It is a common, yet embarrassing, scenario but British scientists have offered an insight into why we forget people’s names only for them to return hours later.
Scientists have observed that, in all animals, memories that can be recalled several hours after learning them may become inaccessible for brief periods after their formation.
It is believed such lapses occur because they are a necessary part of the brain’s process to consolidate memories.
University of Sussex neuroscientists found that causing a disturbance during these memory lapses disrupts the process and appears to prevent the memories being formed.
One of the experts involved in the study, Ildiko Kemenes, said: “Scientists have long wondered why the brain shows these memory lapses.
“Here we showed that lapses in memory coincide with periods when consolidation of memory is susceptible to disturbances from outside the memory network.
“Changes in the molecular pathways underlying consolidation are responsible for these periods of vulnerability.”
Kemenes and colleagues introduced snails to an unfamiliar substance during feeding so the animals would learn to recognise it as food.
When they were fed later, the snails responded to the stimulus, with memory lapses after 30 minutes and two hours, before the memory became consolidated at about four hours.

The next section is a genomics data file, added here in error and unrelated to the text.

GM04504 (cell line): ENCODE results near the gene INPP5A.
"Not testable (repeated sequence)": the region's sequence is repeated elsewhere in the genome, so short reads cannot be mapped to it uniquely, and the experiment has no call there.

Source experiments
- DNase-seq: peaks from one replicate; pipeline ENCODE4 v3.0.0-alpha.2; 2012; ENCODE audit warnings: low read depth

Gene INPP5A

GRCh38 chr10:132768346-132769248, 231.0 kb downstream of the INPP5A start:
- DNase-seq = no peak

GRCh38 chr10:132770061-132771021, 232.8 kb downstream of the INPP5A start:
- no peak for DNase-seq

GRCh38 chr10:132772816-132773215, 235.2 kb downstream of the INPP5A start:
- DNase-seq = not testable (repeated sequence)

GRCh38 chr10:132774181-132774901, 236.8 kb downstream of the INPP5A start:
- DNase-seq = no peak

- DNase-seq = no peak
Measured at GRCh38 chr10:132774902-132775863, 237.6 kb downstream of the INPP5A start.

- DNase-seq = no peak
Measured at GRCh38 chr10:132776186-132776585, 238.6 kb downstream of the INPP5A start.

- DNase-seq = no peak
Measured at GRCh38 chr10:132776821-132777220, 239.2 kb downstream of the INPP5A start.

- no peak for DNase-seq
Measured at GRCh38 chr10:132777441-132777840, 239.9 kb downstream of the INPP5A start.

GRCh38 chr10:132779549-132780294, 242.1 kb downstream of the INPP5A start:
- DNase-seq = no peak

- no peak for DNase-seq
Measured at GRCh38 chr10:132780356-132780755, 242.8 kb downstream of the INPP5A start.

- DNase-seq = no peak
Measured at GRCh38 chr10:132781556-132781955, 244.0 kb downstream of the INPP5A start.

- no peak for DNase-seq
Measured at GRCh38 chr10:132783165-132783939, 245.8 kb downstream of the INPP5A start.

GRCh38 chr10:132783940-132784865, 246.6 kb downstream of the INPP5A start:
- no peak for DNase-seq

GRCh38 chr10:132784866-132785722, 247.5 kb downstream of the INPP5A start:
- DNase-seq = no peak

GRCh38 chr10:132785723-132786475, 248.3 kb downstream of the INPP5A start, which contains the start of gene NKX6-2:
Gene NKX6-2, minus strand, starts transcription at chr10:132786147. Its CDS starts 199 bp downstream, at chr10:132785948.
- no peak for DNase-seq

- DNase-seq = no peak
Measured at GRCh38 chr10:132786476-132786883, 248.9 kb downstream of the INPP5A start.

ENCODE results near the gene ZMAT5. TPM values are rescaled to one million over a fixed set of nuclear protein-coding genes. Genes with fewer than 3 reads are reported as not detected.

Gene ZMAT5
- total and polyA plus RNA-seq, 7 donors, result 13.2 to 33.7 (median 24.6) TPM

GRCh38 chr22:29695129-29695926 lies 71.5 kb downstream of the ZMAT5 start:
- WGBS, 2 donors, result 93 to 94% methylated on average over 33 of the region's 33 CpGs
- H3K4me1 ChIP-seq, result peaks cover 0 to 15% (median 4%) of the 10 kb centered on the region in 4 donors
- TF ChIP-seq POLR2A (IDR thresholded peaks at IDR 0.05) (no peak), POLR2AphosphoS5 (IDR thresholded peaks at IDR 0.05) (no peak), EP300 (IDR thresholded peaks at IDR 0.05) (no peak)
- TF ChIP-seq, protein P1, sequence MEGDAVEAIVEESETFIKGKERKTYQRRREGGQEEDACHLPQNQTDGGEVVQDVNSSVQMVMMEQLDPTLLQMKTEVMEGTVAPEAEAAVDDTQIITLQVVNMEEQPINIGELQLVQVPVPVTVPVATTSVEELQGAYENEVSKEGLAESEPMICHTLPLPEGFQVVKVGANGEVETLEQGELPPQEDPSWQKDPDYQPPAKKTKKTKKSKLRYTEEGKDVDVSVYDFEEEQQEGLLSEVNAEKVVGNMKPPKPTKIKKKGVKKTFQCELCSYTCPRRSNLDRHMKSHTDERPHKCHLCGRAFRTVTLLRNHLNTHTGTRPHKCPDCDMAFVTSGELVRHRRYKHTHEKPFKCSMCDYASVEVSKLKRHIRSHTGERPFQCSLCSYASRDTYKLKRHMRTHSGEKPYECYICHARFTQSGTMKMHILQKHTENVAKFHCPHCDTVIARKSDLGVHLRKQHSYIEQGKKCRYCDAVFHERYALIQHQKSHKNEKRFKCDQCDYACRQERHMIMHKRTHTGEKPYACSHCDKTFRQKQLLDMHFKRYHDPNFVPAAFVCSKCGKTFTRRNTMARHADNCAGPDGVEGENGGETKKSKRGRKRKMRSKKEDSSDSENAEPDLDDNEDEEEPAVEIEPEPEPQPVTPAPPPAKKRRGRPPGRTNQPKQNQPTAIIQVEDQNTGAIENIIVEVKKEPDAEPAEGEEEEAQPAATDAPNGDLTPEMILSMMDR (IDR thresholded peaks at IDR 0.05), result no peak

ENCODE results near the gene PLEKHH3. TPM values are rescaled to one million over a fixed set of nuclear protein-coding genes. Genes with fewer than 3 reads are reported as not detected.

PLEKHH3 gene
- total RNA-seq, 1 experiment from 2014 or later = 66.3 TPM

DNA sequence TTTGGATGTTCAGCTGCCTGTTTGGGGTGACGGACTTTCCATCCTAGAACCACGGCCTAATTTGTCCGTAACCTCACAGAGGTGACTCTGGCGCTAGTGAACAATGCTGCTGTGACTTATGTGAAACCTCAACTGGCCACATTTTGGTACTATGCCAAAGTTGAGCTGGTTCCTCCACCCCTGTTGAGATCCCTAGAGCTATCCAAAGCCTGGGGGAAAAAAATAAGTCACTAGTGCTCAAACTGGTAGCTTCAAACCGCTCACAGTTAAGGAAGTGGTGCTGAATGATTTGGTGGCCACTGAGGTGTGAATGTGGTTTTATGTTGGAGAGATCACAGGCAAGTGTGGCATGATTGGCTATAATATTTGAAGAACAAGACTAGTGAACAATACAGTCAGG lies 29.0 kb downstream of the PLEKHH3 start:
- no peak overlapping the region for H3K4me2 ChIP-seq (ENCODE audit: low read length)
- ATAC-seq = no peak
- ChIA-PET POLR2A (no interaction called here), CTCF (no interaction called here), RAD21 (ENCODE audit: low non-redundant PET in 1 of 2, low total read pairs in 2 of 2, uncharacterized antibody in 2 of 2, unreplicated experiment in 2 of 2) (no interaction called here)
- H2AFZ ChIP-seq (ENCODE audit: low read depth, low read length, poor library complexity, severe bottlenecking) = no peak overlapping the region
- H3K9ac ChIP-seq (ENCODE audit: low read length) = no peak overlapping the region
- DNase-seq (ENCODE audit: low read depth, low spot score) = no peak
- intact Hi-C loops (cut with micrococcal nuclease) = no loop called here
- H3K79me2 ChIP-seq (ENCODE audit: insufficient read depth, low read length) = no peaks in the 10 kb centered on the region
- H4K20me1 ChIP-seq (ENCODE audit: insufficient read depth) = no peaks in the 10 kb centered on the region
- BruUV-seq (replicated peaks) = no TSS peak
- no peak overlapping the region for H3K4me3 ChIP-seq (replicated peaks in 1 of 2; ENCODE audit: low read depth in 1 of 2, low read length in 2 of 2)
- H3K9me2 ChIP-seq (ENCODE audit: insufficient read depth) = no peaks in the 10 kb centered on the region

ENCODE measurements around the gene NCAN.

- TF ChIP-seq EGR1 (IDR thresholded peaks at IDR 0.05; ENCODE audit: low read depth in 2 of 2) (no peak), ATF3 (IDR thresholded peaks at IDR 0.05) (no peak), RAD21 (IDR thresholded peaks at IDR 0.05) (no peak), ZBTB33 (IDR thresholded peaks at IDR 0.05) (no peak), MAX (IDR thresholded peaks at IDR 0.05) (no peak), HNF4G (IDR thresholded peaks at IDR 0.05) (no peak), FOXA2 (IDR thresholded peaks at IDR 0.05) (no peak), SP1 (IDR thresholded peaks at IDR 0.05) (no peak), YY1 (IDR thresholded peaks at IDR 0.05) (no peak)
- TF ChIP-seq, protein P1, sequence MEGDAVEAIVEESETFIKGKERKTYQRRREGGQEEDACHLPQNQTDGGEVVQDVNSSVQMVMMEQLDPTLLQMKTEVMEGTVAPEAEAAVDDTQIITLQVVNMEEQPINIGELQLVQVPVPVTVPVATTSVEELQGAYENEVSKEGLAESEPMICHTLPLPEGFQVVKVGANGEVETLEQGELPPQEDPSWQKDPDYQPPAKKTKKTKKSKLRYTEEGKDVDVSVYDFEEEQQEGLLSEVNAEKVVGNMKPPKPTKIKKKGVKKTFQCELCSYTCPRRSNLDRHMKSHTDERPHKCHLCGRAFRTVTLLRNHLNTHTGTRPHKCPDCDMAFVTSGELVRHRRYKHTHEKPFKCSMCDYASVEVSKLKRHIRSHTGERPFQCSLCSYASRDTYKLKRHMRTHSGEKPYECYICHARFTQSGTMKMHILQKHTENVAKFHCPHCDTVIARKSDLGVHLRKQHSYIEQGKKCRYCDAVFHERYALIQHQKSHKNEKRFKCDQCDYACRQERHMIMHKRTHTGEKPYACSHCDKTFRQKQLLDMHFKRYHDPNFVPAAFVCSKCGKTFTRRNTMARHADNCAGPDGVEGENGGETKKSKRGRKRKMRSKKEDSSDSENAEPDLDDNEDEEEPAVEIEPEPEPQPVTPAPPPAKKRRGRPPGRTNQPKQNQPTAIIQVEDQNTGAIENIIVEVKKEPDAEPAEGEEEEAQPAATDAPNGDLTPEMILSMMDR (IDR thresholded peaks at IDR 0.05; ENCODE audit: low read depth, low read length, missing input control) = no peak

But if the snail received another different stimulus during the memory-lapse periods, the memory consolidation became disrupted, it was discovered.
“Memory formation is an energy-consuming process,” said Kemenes. “The brain would need to decide if it was worth expending energy for the consolidation of that particular memory.
“The brain has a restricted capacity to learn things and preventing some memory formation would be a way to avoid overload.”
The next stage of the study will investigate what happens to the brain during the memory disruption.
Co-investigator Paul Benjamin said: “We hadn’t realised quite how complicated the process would be.
“It could be that, rather than just disrupting the original stimulus, the brain is creating a new memory from the second stimulus.”
* Susceptibility of memory consolidation during lapse in recall, by Vincenzo Marra, Michael O’Shea, Paul R Benjamin, and Ildiko Kemenes, is published in Nature Communications.
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